Other designs by LeComte
Left, white crepe dress with red velvet coat
Second- red and white checked crepe, with bias trims
Third- white crepe with lavender checks and black banding
This last set was illustrated to show current trends in textile prints, and is shown on mature women to give examples of styles suitable for an older figure.
Throwback Thursday: this post in an update originally posted, March 1, 2012
Wednesday, August 12, 2015
Vintage swimsuits by Cole of California have wonderful details and design. This set from 1952 is featured as "Heavenly Bodies". Both show lines of elastic shirring in the back panel (which probably has a center zipper as well). The front is probably darted, lined and has boning to create the corset shaping. The bright print with cuffed sweet heart edge are classic to the era. From the ad details:
Swimsuits designed to make any "body" more heavenly. One conceals, one reveals.
Left, the slim-skirted wonder of the year. Wraps around to adjust to almost any figure and sleek away inches.
Right, molded version to dreamline your curves.
In vibrant fine cottons, elasticized with Matletex.
Each $12.95 at fine stores.
Here's a closer view to show off that great look. The strapless fitted style has a sheath front for modesty, and there is shirring across the 'tummy' area. The wrap skirt style has a similar bodice but probably has shorts under that skirt.
Monday, August 10, 2015
Fashion Book: "Fashion, the Century of the Designer"
In the first few years of the 2000's, there were many publications that reviewed 20th century fashion. This is one of those books, however it is well written and illustrated, being more than a pretty coffee table book.
Every fashion library needs an encyclopedia of sorts. This is a huge volume that spans the 20th century and includes nearly every important trend and designer. Arranged by decades, this book can give an overview of a specific era, or it can be used to look up specific information. Probably every designer of importance in included here, located within the decade chapter where their contributions mattered most. Additionally, there are features that include British, Italian and American fashion.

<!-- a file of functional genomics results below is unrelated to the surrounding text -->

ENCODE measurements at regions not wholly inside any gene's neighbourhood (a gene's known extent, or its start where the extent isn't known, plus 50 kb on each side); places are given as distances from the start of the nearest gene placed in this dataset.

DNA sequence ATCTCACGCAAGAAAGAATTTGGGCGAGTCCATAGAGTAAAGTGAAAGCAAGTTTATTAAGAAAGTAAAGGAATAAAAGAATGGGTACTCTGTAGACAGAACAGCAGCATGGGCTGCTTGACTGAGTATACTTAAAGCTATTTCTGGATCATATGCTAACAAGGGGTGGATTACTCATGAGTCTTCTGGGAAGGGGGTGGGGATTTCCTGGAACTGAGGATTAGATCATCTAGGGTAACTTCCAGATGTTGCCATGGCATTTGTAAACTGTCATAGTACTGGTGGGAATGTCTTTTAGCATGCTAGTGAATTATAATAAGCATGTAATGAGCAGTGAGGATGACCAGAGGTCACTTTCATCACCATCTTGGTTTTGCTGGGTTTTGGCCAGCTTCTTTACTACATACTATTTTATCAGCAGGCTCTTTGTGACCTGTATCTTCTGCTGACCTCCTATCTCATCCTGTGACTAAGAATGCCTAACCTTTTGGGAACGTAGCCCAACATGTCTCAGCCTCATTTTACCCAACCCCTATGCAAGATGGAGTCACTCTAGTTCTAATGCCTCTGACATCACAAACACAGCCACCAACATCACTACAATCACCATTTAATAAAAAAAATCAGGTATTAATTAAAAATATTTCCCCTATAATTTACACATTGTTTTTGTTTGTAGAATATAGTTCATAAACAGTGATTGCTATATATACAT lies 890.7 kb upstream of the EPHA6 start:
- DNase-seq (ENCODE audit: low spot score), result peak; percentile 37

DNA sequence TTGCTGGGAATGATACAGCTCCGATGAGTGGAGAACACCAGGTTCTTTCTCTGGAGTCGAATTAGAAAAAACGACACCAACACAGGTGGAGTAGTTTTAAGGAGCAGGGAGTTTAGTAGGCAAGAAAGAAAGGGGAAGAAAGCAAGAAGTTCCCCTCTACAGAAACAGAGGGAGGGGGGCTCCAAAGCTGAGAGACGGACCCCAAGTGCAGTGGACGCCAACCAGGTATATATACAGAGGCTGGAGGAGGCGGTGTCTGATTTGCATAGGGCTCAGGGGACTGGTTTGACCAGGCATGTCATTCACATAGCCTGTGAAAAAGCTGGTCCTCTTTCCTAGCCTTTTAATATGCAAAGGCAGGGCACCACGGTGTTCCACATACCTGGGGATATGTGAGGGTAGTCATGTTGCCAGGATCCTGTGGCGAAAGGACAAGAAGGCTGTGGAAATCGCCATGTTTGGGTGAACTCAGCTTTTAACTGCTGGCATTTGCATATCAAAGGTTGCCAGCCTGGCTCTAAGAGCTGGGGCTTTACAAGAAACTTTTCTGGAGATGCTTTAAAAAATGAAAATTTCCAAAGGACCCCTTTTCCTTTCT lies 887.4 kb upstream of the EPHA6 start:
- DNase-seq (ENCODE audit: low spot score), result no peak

Having this book on the shelf will ensure that you can find information on 20th century fashion in a concise but well defined way, providing a start for any type of research or general knowledge. If I have any problem with "Fashion, the Century of the Designer" it might be that it is very heavy and awkward, being larger than most textbooks on the subject. I guess that's the price you pay to include lots of color photos.
Title: Fashion: the century of the designer, 1900 - 1999
Author: Charlotte Seeling
Hardcover: 656 pages
Publisher: Konemann (2000)
Book size: 11.7 x 10.2 x 1.9 inches
This book may be found in my shop
Thursday, August 6, 2015
“Makes women look nice and men look twice” Magazine advertisement, 1957: crepe in black, taupe, royal blue, $55
Dorothy O’hara was a Hollywood costume and fashion designer whose dresses were popular from the early 1940’s through the early 1960’s. During her career she designed movie costume as well as fashionable dresses that were sold a better stores nationwide.
Dorothy was part of an energetic fashion group calling themselves the “California Fashion Creators”. It included Pat Premo, Addie Masters, James Galanos, Edith Small, Charles Cooper, Tabak, and DeDe Johnson.
She was known as the “Sculptress in Fabric” for her dresses that featured artistic drape and fit. The dress styles were termed “step in”, referring to the fact that they were all-in-one with a zipper up the back, making the dresses easy to wear. She also designed crepe dresses that looked like suits, but were in fact one piece (1954).
Newspaper Advertisement, Fall 1945: crepe in blue, purple, green, sizes 10 – 16, $35